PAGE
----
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  • Fall comes to the gardens.
    Still lots to see as the temperatures cool!
  • Amazing Aerial Footage!
    See the wetlands throughout the year from the air! See aerial footage on YouTube!
  • The Greenhouse Sales are back!
    New this week - hardy lily bulbs!
  • Greenhouse Sale takes the summer off.
    Check back in September for more great sales!


Research takes many forms in the Botanic Gardens and Constructed Wetlands, and allows the College to partner and collaborate with many groups and organizations involved with horticulture, land and water management, and related fields.

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The Constructed Wetlands are located in the newest phase of the Botanic Gardens. The Olds College Centre for Innovation (OCCI) is the scientifically acclaimed applied research arm of Olds College. OCCI is committed to furthering the investigation of applying combinations of wetland polishing and desalinization treatments for municipal grey, agricultural, and saline wastewater, producing quality water for domestic, agricultural and industrial uses. These processes will help reduce the negative impact on our environment and the ever-increasing demand on our diminishing supply of clean water.

The 19 ponds will serve to remove sediments and undesirable nutrients from the water, and these functions will be monitored.  Besides the information collected through the study and use of run-off from the college campus, we will be seeking out research projects to undertake in partnership with industry.    

For more information on this project, visit the OCCI website or phone Ruth Elvestad, Project Technician, at 403-556-4683.



The Olds College School of Environment, with funding from the Alberta Professional Horticulture Growers Congress and Foundation Society (APHGCFS) and the Alberta Farm Fresh Producers Association (AFFPA) has established a demonstration fruit orchard on campus. Generous donations from members of the Alberta Farm Fresh Producers Association, in particular, Arden and Dave Delidais of DNA Gardens, contributed a substantial amount of plant material which allowed us to get the orchard ready for teaching, research and industry training in 2009.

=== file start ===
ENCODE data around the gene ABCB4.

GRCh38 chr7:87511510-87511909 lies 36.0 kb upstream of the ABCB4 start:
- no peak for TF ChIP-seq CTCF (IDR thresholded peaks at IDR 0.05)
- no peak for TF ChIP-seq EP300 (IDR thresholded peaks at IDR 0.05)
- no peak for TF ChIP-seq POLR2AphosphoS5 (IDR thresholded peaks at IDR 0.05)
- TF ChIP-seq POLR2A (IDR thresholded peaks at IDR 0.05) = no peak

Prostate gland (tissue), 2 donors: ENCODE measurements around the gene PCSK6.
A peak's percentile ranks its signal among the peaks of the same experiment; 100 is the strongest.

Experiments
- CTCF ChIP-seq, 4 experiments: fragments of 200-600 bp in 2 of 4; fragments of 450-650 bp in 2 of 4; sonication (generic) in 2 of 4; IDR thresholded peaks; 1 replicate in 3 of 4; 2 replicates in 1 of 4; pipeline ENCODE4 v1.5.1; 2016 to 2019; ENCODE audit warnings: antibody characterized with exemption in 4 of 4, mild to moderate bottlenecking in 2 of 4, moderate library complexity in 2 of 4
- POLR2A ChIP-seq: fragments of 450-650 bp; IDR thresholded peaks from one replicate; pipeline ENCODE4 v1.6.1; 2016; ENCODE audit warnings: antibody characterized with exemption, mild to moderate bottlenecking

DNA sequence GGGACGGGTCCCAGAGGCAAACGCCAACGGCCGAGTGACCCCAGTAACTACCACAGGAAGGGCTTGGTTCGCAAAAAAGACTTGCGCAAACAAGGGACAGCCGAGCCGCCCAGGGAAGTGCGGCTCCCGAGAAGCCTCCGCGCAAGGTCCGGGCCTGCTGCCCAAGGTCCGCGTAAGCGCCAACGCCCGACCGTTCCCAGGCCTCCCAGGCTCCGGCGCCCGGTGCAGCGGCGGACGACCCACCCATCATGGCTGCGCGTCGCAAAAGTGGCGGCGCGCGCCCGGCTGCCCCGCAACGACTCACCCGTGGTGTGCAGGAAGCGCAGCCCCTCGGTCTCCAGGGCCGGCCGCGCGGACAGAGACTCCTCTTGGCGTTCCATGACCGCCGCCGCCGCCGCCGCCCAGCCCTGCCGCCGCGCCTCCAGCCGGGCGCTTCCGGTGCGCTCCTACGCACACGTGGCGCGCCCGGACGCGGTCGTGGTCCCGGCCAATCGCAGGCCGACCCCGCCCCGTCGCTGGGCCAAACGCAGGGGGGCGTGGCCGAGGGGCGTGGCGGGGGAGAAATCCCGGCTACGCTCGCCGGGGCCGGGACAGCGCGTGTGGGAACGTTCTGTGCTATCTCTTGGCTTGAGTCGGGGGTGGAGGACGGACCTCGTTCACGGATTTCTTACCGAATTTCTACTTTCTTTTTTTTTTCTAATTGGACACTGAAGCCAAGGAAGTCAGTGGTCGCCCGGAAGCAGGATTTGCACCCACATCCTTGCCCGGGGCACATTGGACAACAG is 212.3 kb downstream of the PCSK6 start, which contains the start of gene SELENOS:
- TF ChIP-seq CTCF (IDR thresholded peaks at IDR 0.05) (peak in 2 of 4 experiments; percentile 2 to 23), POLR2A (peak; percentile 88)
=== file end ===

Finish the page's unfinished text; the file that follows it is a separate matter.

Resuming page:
The orchard covers 0.25ha just east of the Land Sciences Building at the north end of the Olds College campus. The orchard is maintained in the summer by a College service worker assisted by summer students funded by the APHGCFS grant. A full Plant List is available, or you can view the Planting Plan, both for 2012. 

The Fruit Orchard is not accessible from the Botanic Gardens.  For more information and to arrange a tour, please send a message to our main e-mail address



Olds College has been working with the Alberta Regional Lily Society (ARLS) since 2008.  Over this time, dozens of lilies have been trialed and information collected on emergence dates, height, bloom time, bud and flower count and other criteria.  Comparison was done on planting depth, use of mulch and the depth of mulch used.  This information has been evaluated and the results put into articles which can be found on our website (Coming soon!!).

The Botanic Gardens has also worked with the ARLS to establish lily display beds in the Central Gardens.  To learn more please see the pages on the Alberta Bred Lily Collection, and the Lily Collection featuring species and other hybrids.




The Community Learning Campus' Core High School and Health and Wellness Centre, along with the Fine Arts and Multimedia Centre were host to several test plots designed to investigate the viability of specific green roof plant varieties.

A green roof lasts two to three times as long as a conventional roof, dampens sounds within a building, reduces inside and outside ambient temperatures during summer months and filters the surrounding air. It also manages storm water runoff, filters water and supports food production and biodiversity.

 Significant headway has been made in the development of roofing membrane systems for green roofs but research is ongoing in the areas of plant material and growing media, which is where Olds College and the School of Environment came into play. 

Some of the plants tested included kinnikinnick (Arctostaphylos uva-ursi), woodland strawberry (Fragaria vesca), and hens and chicks (Sempervivum tectorum).  The project was overseen by Gord Koch with the assistance of Kim Wickwire, instructors in the Horticulture Program.  It was funded by the Olds College Center of Innovation and Alberta Agriculture and Rural Development.  Plants were tested in two growing media compositions at different depths.  The sites had wireless transmission solar powered weather stations that recorded temperature, wind speed, relative humidity, precipitation and evapotranspiration.  Green roof technology is being taught at the diploma and applied degree level to landscape management students.  This project came to an end and was dis-assembled in the summer of 2016.  For more information on the results please e-mail us at